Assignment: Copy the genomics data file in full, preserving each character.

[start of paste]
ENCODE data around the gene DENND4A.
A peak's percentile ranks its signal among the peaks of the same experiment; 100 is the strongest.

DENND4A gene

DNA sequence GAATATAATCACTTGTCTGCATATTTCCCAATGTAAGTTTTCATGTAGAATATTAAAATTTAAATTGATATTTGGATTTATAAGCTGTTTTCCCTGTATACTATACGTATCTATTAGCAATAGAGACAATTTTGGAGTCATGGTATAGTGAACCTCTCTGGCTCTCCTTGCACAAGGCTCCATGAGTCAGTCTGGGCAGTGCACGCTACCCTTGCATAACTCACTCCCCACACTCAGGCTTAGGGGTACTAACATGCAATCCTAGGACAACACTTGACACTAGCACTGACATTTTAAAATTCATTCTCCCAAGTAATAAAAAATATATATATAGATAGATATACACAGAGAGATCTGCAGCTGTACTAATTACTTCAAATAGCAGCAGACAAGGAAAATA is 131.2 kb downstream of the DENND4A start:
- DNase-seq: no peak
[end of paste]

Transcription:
ENCODE data around the gene DENND4A.
A peak's percentile ranks its signal among the peaks of the same experiment; 100 is the strongest.

DENND4A gene

DNA sequence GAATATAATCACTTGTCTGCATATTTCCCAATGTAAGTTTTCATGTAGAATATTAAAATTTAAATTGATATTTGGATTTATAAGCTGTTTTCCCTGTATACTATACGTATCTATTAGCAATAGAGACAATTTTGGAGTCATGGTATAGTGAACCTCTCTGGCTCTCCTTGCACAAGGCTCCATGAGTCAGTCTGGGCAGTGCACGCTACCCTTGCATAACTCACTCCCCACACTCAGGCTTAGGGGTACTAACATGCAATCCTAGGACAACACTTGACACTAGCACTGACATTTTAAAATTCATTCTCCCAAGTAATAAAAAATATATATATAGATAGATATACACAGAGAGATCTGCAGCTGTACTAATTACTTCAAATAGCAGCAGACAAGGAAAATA is 131.2 kb downstream of the DENND4A start:
- DNase-seq: no peak